language (part one of infinity)

i say part one of infinity because just the thought of trying to “summarize” my relationship with and experience of language in one post was beyond overwhelming. so i will just write the things that come to mind now, and when i run out of things i remember right now, i will stop. and later, i’ll pick up this train of thought again. and, to be clear, i really don’t consider language to be defined by speech/writing/signing whatsoever. i relate to words (spoken or written) as if they are one more sensory object in my environment. but it so happens that spoken, and especially written, language have been a huge part of my life for as long as i can remember. so that is mostly what i will talk about now. 

i’m going to try to not feel self-conscious about sharing my abilities (or my disabilities). so first, i lay out data. each bit tucked close around my chest, like number armor over a ribcage of paper.

weschler (wais iv)

  • verbal comprehension index: 149 (similarities–18, vocabulary–19, information–17)
  • processing speed index: 102 (symbol search–9, coding–12)

wj iii (academic skill assessments)

  • reading fluency: 139
  • writing fluency: 98
  • math fluency: 90

age when i said my first word: 11 months. age when i started speaking in full sentences: 15 months. age when i started reading: unknown. age when i started reading chapter books: unknown. age when i tried to read shakespeare for the first time: 8. age when i switched to only reading novels written for adults: 10. age when i first tried to read paradise lost: 12. age when i first tried to read foucault: 16. number of languages i’ve studied: four. number of times per day i’d ask to do a spelling test in elementary school: three or more. dictionaries my family owned: zero. number of years the honors english track at my high school rejected me: three. number of times i almost flunked a semester of high school english: two. number of years it’s taken me to develop legible handwriting: TBD. number of times i’ve been told my ideas were inferior because i lacked verbal fluency: i’ve lost count. average number of book/article pages i read per week now: 500-1000. number of times i need to have seen a word to remember it: once.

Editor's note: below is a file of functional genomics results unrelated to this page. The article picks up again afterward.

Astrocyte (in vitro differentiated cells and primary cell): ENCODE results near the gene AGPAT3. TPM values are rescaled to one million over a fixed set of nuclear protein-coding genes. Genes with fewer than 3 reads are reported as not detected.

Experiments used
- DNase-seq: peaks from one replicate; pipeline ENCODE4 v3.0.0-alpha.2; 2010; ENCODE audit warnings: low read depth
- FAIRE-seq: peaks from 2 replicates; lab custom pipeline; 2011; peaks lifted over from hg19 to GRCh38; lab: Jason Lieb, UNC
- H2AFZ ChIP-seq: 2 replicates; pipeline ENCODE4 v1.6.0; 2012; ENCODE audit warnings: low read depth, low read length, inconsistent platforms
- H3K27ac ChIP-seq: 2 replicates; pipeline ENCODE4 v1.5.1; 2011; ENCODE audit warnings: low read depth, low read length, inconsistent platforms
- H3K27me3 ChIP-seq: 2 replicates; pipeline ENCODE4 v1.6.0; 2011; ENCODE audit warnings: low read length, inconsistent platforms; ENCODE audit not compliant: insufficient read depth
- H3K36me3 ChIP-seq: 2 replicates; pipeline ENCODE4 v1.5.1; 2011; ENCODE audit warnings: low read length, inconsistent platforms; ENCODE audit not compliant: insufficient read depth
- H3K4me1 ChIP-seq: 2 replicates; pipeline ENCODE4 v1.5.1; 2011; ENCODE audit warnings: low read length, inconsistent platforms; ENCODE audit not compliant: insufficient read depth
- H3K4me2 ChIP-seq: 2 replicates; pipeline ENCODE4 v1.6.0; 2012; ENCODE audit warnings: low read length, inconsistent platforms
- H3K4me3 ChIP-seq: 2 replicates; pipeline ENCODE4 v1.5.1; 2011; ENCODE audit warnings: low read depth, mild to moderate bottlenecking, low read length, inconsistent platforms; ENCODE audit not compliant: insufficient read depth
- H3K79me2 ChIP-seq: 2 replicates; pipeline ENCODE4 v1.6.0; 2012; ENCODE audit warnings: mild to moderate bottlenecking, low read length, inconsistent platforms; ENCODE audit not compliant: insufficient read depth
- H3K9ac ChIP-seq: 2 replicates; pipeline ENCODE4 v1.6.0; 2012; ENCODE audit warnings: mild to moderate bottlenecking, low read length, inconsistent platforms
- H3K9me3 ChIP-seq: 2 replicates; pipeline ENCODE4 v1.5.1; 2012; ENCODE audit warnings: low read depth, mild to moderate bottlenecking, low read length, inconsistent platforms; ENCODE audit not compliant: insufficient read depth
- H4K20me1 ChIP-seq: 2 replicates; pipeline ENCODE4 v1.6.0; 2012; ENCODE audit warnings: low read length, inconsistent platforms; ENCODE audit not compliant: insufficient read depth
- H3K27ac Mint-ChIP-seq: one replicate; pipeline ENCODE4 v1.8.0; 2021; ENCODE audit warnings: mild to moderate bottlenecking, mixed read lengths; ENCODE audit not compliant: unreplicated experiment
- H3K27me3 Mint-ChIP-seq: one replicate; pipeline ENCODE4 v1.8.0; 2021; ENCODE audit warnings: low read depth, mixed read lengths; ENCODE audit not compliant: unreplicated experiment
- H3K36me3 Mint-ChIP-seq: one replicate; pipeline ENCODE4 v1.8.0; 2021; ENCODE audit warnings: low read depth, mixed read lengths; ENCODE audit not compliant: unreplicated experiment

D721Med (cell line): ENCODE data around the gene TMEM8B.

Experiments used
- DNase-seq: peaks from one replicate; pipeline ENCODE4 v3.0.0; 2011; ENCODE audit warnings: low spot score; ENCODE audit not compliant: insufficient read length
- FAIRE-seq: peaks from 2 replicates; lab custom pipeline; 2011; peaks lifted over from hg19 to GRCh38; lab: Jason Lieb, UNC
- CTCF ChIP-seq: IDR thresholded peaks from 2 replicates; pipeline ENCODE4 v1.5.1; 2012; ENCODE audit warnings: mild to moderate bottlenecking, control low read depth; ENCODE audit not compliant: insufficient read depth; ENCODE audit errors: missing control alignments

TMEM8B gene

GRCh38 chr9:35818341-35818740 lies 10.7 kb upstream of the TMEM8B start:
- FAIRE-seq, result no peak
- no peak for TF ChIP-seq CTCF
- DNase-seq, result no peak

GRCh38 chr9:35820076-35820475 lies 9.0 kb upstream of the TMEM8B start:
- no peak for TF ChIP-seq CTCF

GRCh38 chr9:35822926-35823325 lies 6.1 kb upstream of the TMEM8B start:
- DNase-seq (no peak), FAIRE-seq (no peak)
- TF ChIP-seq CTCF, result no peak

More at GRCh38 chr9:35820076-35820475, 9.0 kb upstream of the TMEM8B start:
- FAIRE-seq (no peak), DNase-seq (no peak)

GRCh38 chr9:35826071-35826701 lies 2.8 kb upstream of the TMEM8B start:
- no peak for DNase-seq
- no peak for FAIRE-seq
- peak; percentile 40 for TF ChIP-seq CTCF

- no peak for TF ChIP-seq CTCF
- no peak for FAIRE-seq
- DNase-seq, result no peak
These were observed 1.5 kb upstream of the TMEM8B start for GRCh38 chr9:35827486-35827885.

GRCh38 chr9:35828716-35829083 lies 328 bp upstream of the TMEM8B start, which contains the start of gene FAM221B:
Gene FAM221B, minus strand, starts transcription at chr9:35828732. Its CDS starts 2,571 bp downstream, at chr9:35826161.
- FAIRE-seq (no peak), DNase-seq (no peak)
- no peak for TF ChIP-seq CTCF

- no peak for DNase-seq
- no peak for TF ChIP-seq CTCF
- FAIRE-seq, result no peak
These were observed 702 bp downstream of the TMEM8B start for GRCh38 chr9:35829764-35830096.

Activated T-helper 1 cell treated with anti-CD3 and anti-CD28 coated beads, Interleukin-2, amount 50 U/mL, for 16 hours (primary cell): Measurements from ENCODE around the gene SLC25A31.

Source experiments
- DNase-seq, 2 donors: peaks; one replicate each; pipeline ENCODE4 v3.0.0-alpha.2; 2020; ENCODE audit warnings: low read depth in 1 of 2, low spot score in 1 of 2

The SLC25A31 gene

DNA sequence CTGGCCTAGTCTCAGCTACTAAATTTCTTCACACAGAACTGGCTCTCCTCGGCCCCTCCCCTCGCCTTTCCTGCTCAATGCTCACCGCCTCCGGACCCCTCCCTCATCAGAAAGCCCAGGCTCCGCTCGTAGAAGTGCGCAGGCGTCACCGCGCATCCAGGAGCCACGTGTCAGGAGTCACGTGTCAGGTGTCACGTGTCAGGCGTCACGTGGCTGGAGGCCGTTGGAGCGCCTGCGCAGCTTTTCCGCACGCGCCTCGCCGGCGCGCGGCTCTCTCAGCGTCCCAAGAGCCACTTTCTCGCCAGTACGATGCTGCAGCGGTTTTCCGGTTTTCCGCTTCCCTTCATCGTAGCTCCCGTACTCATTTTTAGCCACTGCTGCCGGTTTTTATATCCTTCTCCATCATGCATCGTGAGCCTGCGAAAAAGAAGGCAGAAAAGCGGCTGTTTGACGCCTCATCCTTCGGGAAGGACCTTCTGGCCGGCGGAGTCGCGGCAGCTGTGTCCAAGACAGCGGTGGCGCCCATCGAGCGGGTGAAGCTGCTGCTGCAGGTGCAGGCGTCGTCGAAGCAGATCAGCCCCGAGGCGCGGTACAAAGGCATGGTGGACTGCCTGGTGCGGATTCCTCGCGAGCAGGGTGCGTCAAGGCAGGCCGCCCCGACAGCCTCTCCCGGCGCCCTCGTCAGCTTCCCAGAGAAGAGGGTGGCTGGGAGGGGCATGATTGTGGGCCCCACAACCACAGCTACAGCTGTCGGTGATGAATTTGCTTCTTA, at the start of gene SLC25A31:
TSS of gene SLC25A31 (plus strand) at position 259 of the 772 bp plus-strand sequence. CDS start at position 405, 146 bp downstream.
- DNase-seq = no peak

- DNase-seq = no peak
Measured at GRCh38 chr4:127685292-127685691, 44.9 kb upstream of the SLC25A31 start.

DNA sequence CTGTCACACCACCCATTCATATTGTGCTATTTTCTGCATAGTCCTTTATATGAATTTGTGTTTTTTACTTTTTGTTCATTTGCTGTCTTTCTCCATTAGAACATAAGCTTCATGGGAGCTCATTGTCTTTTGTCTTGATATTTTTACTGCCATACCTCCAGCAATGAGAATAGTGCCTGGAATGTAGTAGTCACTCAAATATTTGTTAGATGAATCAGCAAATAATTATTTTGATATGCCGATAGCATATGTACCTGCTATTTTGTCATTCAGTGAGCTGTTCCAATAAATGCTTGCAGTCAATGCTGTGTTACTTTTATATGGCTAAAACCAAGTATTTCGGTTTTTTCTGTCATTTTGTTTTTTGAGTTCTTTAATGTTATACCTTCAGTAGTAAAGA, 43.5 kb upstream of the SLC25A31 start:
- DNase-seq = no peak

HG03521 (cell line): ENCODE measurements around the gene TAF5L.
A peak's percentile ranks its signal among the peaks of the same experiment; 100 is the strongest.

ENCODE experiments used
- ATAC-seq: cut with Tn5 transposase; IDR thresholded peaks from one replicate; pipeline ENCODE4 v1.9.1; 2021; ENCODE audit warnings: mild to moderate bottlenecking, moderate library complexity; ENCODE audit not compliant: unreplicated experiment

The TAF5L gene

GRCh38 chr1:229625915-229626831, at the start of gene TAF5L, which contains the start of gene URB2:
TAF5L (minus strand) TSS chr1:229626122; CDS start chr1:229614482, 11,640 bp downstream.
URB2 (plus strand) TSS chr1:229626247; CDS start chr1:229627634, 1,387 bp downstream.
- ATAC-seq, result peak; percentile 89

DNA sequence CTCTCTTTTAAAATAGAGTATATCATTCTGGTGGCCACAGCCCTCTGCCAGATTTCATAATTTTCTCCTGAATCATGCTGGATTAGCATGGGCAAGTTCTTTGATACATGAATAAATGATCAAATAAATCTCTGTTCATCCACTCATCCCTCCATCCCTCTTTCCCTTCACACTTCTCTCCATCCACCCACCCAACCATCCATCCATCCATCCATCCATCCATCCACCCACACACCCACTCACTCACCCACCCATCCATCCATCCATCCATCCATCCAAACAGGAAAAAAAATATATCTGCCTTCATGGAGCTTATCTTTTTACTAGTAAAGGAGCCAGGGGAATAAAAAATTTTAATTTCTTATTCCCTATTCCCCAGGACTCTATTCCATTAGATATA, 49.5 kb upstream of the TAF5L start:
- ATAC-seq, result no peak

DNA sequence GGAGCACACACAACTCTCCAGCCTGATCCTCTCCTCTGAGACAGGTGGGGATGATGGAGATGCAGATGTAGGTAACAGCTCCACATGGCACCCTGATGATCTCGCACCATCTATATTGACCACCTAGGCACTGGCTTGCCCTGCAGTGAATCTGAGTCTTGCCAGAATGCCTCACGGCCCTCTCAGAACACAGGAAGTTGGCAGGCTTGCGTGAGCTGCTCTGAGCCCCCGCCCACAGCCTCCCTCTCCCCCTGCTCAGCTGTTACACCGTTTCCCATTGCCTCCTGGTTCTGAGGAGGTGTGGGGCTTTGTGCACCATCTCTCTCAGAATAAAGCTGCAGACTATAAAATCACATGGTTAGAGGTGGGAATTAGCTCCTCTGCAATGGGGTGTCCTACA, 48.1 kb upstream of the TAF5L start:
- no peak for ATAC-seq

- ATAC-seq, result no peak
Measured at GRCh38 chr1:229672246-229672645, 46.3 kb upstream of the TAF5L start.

i’ve ran out of data (today) now. what’s next.

i live, and love, in the kinesthetic, periodic aspects of speech–instead of perfect pitch, i have perfect tempo, and the layers of physical and metric structure spread out like a fan in my lungs. i can still hyperlexic-read poetry and verse without any comprehension, keeping perfect rhythm and emphasis (at freakish speeds). i can rhyme anything, and run through tangents and chains of rhymed words like water. i pick up accents and speech patterns without thinking. i can distinguish between sub-dialects i’ve never heard before of languages i can’t understand.

at the same time, i can’t retain proper nouns to save my life. i forget my relative’s names. i’ve recently started to mix up the words “bagel” and “muffin,” so that i’ll look at a bagel, know it’s a bagel, and say out loud “i should really eat that muffin.” i have minimal verbal short-term memory–i can keep maybe a clause at a time active mentally, and couldn’t talk in a straight line if i tried. if given too broad a prompt, or asked too broad a question, i’m unable to generate an answer whatsoever. i’m bad at grammar, punctuation, capitalization, and am the least efficient/accurate touch-typer of all time. when writing a single sentence, i usually accidentally switch tense or subject at least twice, and have to go back to correct every sentence. when writing by hand, i’m a three-ring circus.